Langwith and Vanbrugh were among the colleges who sent the emails to returning students. According to an FOI response, roughly 10 per cent of applicants missed out on campus accommodation altogether. In addition, many students were left disappointed with their allocated housing on campus, with even safe offer holders finding themselves bottom of the list.

One first year student studying Biomedical Sciences told Nouse they were allocated only their fifth preference, despite receiving an unconditional offer from York.

“I applied the day after accomodation applications opened and I held an unconditional offer, so to be honest I fully expected to get one of my top choices for accomodation, as the website says priority will be given to those who apply early and also if York is their first choice,” they said.

“Since I met both of these requirements and on top of this my offer was unconditional, I was very upset when I discovered I had got my 5th choice.”

They added that Accommodation Services were “very unhelpful” and the stressful process made them “anxious to come to York”.

“All I received was a very generic email saying there was nothing I could do and suggesting I advertise for a room swap,” they explained.

“Not only did I have accomodation I really didn’t want, but the University had been very unhelpful when I asked for help with this issue.”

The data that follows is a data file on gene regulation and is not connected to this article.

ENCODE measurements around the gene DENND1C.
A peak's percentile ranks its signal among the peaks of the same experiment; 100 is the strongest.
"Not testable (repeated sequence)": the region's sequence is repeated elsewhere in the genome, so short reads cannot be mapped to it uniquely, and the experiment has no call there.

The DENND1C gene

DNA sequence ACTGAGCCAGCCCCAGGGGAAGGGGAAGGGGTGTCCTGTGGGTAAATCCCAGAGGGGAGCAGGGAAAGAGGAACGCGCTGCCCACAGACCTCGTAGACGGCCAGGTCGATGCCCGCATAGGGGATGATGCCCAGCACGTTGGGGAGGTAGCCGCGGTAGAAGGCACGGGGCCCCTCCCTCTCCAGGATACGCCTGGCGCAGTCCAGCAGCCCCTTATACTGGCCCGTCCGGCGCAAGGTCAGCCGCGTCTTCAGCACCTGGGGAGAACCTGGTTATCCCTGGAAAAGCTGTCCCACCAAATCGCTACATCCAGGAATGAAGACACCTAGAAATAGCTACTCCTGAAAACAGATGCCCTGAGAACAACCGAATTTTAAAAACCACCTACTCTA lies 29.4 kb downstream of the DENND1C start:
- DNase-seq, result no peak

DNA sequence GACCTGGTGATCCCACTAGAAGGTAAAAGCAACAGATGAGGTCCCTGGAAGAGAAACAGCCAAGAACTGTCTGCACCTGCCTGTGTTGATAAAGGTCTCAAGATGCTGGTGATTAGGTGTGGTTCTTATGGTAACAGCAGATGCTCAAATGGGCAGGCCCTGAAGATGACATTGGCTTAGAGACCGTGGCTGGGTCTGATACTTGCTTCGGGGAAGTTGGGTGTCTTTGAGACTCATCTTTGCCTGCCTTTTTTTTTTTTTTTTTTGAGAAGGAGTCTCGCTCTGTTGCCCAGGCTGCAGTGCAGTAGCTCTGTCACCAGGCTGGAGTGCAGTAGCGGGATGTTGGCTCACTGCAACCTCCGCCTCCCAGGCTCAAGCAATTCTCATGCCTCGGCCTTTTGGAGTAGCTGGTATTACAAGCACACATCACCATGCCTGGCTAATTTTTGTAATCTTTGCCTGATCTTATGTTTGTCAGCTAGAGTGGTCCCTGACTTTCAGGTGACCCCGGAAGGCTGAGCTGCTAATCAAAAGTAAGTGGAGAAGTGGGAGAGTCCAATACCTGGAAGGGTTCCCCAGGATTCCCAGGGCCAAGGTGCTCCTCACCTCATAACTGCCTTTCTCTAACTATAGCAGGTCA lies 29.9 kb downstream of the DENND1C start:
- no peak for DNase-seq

Another first year student studying English and Related Literature, and who is now living in Alcuin, said a shortage of rooms with suitable lets had cost them financially. “I quickly ran out of choices of low cost accommodation so had to put 51 week [let] options lower down on the list.

“Despite applying the day the accommodation opened, I got my 7th choice of housing,” they said.

“It’s ridiculous to offer so many 51-week rooms as almost all students have no need for it.”
On the issue of failures in the allocation system, Duncan commented: “The current system allows students to choose their preferred college accommodation based on location, price, length of contract, facilities and so on. Inevitably, some options are more popular than others, so it isn’t possible to meet everyone’s preferences.

“Even so, the system is designed to be as fair as it can be. We will review how it operates in conjunction with YUSU and GSA in the course of this year.”

“We request a minimum of nine preferences (more are welcome) so we can work to offer a preference available from our supply.”

Millie Beach, YUSU President, commented that the University “needs to do more” to provide for students, “particularly in the era of £9k per year fees”.

“The University must not risk damaging the experience for students […] by taking on more students than we can cater for in regards to accommodation or any other University facility,” she explained. “Great care must be taken in balancing estates development strategy with recruitment expectations.”

The allocation of accommodation at York has been a controversial topic for a number of years, as the system has been changed and updated on a regular basis.

In 2015 Nouse reported that over 200 students were refused their top 10 accommodation preferences, and the previous year an email-based system which has since been scrapped was branded “stupid”, “flawed” and a “complete joke” by freshers.

Leave a comment